The limbic system includes structures of the cerebral cortex and diencephalon that are responsible for emotion and memory. The main structures are the cingulate gyrus, hippocampus and amygdala.

    Review Questions

    Q. What level of the brainstem is the major input to the cerebellum?

    A. midbrain

    B. pons

    C. medulla

    D. spinal cord



    Q. Which region of the cerebellum receives proprioceptive input from the spinal cord?

    A. vermis

    B. left hemisphere

    C. flocculonodular lobe

    D. right hemisphere



    Critical Thinking Questions

    Q. Why do the anatomical inputs to the cerebellum suggest that it can compare motor commands and sensory feedback?

    A. A copy of descending input from the cerebrum to the spinal cord, through the pons, and sensory feedback from the spinal cord and special senses like balance, through the medulla, both go to the cerebellum. It can therefore send output through the midbrain that will correct spinal cord control of skeletal muscle movements.


    nucleus deep in the temporal lobe of the cerebrum that is related to memory and emotional behavior
    anterior lobe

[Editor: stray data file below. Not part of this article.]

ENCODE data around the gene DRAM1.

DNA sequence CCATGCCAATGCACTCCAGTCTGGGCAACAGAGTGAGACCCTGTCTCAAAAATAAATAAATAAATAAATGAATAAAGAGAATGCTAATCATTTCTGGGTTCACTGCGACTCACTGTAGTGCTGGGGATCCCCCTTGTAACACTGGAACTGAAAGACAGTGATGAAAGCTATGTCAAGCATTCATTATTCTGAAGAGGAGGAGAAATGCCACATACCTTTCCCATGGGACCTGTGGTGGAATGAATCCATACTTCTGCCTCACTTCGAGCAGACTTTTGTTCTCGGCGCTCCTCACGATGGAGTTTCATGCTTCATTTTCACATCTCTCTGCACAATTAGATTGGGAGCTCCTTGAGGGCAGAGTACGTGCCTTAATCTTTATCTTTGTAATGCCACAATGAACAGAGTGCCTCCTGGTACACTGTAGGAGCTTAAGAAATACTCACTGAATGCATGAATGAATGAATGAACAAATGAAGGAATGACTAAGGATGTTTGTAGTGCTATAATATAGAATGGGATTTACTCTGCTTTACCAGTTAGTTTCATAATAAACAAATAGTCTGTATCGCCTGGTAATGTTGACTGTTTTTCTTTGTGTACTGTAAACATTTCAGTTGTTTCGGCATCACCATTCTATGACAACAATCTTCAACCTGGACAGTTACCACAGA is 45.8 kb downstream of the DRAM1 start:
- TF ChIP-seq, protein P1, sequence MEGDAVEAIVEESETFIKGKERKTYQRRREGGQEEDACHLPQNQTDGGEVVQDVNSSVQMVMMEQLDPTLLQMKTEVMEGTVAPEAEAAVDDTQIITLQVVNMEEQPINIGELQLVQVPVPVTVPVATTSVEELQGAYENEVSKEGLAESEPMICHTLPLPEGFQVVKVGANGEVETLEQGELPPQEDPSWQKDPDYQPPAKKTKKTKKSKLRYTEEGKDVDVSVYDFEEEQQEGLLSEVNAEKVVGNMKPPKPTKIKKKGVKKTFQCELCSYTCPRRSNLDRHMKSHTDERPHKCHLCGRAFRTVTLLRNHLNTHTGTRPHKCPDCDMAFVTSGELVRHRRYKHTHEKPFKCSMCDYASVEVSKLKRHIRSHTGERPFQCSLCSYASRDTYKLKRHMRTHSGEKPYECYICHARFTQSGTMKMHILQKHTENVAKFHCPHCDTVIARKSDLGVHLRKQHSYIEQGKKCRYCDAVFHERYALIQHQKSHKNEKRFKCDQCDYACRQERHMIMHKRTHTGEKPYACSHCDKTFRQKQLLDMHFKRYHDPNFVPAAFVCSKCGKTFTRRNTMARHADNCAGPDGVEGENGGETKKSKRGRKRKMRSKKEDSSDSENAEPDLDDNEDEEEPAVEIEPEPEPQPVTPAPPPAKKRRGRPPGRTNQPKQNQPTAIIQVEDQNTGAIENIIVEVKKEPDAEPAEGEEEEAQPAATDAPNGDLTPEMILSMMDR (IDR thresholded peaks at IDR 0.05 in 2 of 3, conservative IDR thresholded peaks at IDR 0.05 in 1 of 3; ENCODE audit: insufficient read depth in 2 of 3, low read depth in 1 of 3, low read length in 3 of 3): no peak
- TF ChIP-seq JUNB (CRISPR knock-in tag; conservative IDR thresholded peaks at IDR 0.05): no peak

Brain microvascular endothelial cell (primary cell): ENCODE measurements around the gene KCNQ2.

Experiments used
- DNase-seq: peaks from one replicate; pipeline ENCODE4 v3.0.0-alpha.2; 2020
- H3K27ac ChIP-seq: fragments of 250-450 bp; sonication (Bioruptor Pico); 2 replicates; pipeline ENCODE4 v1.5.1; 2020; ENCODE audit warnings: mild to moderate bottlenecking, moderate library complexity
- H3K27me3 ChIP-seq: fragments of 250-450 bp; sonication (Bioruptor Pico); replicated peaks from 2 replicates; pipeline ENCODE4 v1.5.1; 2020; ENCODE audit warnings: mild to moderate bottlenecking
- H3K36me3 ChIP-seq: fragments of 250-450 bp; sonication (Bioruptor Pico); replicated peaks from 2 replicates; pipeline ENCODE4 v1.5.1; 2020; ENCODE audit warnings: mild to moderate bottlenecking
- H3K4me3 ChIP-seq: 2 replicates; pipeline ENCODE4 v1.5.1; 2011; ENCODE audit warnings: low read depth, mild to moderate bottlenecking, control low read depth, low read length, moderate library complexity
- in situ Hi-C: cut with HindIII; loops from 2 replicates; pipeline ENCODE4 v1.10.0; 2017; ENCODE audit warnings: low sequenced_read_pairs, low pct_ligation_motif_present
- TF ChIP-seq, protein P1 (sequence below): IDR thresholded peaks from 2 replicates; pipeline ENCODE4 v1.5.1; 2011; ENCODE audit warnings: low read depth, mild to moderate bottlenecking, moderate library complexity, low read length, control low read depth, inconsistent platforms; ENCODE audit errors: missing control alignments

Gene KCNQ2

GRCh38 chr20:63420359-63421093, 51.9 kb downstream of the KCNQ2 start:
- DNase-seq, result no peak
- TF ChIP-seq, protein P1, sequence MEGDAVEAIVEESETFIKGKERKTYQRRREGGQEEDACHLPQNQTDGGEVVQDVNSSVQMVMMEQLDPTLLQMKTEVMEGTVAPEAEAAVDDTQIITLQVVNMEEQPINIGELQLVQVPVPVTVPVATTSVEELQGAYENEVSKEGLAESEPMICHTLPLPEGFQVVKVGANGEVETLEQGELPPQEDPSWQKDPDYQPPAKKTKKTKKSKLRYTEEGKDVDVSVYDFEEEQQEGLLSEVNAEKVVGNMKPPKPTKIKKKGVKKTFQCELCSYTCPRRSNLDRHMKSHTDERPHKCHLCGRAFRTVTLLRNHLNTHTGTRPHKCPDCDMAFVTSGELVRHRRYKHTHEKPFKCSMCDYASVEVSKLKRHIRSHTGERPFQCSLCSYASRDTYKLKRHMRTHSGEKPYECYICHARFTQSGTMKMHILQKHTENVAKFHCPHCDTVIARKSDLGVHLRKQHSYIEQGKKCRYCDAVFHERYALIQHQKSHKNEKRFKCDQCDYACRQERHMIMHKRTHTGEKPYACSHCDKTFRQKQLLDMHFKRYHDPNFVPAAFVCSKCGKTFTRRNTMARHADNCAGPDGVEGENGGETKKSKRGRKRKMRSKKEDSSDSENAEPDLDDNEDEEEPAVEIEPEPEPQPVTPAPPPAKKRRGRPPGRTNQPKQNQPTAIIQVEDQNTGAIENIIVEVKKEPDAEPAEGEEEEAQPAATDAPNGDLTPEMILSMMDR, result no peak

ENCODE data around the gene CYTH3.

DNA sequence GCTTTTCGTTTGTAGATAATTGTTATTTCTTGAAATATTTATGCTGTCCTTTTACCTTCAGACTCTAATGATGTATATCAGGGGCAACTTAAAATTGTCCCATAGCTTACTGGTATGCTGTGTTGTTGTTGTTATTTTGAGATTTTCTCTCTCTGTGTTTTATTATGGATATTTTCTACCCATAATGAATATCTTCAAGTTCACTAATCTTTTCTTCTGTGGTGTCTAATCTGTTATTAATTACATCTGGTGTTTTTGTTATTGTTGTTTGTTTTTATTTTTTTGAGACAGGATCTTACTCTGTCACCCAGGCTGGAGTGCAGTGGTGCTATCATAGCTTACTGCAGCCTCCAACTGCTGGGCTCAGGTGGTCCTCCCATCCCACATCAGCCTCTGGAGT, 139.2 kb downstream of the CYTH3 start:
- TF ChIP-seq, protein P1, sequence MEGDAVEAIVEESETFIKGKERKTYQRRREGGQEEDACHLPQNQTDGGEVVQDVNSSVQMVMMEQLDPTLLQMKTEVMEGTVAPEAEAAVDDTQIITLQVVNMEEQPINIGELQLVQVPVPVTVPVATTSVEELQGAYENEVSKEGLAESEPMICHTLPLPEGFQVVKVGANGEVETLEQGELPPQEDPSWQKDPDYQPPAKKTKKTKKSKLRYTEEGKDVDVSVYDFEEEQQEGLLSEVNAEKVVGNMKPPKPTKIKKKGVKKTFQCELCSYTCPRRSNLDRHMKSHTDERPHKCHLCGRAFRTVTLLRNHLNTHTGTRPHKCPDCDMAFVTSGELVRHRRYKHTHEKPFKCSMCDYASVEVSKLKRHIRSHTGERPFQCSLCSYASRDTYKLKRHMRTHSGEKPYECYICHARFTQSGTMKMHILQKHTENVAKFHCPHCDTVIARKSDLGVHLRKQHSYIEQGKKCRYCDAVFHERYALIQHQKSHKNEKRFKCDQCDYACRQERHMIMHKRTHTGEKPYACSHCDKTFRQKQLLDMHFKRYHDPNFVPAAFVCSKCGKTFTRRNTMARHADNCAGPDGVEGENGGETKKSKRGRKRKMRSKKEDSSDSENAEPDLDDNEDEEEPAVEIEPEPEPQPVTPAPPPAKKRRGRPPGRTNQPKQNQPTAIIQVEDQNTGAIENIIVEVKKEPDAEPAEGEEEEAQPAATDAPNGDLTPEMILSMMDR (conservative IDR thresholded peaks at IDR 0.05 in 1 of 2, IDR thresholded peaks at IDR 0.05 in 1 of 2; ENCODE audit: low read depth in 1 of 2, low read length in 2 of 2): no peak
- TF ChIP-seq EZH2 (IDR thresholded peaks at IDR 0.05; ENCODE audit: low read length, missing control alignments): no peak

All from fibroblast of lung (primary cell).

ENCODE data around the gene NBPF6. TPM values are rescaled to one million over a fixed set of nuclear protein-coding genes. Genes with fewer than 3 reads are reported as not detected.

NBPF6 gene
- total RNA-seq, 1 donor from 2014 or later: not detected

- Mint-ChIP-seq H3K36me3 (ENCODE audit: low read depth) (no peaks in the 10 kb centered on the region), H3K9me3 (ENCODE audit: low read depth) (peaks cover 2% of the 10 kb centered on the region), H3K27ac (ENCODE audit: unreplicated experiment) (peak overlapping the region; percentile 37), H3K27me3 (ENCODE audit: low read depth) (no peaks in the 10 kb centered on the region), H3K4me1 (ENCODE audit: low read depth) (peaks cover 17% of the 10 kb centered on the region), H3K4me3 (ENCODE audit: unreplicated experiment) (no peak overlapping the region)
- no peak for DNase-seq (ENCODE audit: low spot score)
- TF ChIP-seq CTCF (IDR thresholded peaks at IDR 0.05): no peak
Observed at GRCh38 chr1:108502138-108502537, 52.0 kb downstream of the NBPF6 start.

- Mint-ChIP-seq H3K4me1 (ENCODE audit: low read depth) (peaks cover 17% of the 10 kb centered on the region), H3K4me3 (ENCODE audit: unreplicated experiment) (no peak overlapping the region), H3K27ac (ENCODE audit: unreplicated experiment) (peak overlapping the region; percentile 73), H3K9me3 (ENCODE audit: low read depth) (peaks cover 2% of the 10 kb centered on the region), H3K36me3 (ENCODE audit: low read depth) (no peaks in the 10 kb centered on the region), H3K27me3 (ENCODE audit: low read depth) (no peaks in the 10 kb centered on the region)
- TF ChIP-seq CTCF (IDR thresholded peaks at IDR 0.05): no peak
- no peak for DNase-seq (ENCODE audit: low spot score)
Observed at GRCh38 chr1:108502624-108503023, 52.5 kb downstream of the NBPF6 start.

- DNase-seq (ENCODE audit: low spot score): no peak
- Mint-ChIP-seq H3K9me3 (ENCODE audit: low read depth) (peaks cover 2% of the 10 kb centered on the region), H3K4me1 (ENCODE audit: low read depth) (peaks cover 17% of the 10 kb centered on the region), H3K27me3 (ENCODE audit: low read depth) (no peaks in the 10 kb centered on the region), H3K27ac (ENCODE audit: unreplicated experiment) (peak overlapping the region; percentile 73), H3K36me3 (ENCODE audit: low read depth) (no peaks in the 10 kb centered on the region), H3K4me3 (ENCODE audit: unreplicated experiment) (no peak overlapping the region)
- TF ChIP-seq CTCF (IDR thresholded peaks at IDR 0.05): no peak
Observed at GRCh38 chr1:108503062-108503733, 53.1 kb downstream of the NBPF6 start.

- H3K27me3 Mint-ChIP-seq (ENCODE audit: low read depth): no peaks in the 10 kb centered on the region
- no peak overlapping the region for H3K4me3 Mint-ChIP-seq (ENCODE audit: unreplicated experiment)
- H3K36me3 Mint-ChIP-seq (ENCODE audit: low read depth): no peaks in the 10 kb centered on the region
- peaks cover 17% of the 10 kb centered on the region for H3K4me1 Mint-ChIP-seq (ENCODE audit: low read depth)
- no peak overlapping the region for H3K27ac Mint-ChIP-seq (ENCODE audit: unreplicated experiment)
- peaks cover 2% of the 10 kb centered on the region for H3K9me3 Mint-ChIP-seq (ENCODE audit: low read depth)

region of the cerebellum
    arbor vitae
    deep white matter of the cerebellum
    cerebellar hemisphere
    region of the cerebellum lateral to the vermis
    cerebellar nuclei
    regions of gray matter within the cerebellum
    region of the adult brain connected primarily to the pons that developed from the metencephalon (along with the pons) and is largely responsible for comparing information from the cerebrum with sensory feedback from the periphery through the spinal cord
    cerebral aqueduct
    connection of the ventricular system between the third and fourth ventricles located in the midbrain
    cerebral peduncle
    segments of the descending motor pathway that make up the white matter of the ventral midbrain
    cingulate gyrus
    a medial gyrus of each cerebral hemisphere that partly surrounds the corpus callosum and is part of the limbic system
    corpora quadrigemina
    four colliculi, two inferior and two superior, that sit on the posterior surface of the midbrain
    decussation of pyramids
    location at which corticospinal tract fibers cross the midline and segregate into the anterior and lateral divisions of the pathway
    region of the diencephalon containing the pineal gland
    gyri of the cerebellum
    gray matter deep in the temporal lobe that is very important for long-term memory formation
    major region of the diencephalon that is responsible for coordinating autonomic and endocrine control of homeostasis